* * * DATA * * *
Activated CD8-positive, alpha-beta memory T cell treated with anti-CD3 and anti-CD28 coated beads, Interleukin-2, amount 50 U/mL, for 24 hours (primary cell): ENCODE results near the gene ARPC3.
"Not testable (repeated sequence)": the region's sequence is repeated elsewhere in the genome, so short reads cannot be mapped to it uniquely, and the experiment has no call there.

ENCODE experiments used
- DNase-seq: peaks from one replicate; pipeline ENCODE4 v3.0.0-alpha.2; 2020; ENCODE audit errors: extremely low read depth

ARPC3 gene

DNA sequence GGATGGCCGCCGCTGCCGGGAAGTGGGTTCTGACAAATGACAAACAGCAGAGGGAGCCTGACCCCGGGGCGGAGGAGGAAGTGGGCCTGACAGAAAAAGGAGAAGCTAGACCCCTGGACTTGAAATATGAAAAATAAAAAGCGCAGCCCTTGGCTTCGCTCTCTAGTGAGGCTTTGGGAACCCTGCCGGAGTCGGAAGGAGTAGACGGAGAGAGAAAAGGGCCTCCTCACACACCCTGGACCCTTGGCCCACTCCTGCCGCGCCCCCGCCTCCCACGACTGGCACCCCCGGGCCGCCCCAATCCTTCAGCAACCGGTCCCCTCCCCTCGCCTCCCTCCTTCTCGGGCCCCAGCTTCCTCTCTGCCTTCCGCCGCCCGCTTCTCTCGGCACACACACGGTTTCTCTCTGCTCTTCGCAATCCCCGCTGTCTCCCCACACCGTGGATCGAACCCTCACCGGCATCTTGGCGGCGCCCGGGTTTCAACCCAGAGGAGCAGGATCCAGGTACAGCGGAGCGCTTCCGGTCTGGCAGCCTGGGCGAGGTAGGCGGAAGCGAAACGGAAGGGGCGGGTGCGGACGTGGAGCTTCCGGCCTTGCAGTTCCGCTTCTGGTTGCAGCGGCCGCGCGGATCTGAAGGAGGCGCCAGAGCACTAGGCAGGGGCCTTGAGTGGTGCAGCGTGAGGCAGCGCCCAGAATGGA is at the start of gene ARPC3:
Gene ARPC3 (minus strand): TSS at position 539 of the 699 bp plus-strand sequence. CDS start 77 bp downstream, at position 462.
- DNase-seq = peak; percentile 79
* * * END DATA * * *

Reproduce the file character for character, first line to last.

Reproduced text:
Activated CD8-positive, alpha-beta memory T cell treated with anti-CD3 and anti-CD28 coated beads, Interleukin-2, amount 50 U/mL, for 24 hours (primary cell): ENCODE results near the gene ARPC3.
"Not testable (repeated sequence)": the region's sequence is repeated elsewhere in the genome, so short reads cannot be mapped to it uniquely, and the experiment has no call there.

ENCODE experiments used
- DNase-seq: peaks from one replicate; pipeline ENCODE4 v3.0.0-alpha.2; 2020; ENCODE audit errors: extremely low read depth

ARPC3 gene

DNA sequence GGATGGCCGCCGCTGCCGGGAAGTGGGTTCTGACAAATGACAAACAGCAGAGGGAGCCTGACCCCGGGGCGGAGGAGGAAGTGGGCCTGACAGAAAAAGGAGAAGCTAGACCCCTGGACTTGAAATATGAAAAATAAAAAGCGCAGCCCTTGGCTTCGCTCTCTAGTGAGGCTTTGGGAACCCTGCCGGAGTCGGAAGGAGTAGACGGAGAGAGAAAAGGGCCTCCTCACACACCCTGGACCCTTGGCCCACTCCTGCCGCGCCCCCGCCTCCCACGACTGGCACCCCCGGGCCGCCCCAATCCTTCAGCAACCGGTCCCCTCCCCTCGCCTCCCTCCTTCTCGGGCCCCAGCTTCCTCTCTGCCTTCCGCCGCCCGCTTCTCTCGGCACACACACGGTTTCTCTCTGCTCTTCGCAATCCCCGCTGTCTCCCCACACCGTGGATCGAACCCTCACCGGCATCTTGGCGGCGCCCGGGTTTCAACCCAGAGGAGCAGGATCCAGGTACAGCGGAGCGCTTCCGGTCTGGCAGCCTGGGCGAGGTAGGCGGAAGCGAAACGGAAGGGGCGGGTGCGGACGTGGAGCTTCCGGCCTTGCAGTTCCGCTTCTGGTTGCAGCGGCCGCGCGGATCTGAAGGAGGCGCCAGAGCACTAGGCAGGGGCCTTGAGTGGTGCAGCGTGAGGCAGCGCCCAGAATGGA is at the start of gene ARPC3:
Gene ARPC3 (minus strand): TSS at position 539 of the 699 bp plus-strand sequence. CDS start 77 bp downstream, at position 462.
- DNase-seq = peak; percentile 79